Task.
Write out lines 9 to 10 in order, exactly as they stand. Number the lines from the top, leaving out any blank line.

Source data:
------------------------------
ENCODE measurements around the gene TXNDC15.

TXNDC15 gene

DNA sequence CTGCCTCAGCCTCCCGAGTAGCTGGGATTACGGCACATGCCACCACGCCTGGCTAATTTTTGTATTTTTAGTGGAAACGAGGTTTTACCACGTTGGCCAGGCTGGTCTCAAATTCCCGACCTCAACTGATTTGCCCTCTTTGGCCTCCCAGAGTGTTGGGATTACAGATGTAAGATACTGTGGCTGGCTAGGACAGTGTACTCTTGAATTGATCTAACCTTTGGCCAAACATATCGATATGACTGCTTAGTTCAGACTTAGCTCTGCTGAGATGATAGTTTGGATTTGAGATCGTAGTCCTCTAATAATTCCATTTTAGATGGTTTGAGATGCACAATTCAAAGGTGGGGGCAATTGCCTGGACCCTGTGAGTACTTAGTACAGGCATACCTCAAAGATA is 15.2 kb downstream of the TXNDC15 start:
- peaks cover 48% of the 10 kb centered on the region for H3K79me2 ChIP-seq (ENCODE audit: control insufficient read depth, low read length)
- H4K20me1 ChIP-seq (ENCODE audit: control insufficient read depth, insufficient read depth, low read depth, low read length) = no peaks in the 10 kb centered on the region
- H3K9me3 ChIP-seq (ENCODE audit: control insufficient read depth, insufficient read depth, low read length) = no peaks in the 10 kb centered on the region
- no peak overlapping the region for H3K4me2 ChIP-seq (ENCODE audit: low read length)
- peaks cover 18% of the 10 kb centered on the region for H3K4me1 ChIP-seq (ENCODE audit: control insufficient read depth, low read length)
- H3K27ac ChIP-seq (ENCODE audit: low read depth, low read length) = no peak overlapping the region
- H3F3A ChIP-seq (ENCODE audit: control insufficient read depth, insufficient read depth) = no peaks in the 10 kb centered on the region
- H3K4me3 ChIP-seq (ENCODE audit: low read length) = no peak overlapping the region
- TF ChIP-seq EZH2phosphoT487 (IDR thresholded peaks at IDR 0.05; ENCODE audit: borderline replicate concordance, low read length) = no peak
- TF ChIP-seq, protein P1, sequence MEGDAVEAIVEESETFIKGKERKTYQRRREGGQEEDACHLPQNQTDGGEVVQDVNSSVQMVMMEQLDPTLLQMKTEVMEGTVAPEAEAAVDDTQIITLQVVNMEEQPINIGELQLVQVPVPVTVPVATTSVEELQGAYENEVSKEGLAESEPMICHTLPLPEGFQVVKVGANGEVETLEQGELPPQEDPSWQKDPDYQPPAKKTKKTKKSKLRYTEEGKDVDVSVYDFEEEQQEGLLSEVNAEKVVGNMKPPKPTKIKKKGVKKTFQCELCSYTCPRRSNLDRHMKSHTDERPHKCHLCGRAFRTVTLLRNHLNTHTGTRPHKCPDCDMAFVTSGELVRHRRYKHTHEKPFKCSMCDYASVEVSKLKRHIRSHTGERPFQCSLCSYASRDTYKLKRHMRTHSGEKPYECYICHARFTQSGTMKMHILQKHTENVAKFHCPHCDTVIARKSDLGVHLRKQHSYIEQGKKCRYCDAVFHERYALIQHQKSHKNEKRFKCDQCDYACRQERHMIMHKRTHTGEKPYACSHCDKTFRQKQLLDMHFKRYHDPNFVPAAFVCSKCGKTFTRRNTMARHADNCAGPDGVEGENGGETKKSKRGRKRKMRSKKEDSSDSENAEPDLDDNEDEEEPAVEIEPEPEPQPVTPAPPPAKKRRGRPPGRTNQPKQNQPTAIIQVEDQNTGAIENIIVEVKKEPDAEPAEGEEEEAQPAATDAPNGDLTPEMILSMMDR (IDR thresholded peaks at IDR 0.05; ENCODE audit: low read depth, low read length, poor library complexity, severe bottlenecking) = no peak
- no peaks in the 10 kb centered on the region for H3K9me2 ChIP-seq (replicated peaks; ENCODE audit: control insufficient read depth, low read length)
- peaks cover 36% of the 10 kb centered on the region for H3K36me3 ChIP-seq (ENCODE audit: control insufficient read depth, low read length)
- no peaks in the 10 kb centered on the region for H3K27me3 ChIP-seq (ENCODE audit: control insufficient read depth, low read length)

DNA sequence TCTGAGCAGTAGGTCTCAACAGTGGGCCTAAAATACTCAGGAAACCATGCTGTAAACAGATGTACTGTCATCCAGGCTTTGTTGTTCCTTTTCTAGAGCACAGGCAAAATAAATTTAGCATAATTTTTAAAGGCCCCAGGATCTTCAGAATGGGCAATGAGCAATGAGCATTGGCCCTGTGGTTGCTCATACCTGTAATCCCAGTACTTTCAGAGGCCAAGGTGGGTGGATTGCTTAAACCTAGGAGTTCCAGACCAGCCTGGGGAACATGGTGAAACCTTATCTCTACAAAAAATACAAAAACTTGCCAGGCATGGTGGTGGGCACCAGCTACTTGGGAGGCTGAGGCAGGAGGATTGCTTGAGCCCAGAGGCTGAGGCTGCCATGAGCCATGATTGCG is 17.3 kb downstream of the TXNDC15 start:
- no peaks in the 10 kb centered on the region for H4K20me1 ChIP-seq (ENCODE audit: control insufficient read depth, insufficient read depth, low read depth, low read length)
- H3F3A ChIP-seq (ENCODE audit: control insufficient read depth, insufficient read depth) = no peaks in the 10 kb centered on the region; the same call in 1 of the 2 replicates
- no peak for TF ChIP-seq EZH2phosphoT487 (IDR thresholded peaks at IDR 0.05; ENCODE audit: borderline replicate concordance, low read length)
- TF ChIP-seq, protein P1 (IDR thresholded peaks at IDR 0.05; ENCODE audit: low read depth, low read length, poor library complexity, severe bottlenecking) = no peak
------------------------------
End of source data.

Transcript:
- H3K27ac ChIP-seq (ENCODE audit: low read depth, low read length) = no peak overlapping the region
- H3F3A ChIP-seq (ENCODE audit: control insufficient read depth, insufficient read depth) = no peaks in the 10 kb centered on the region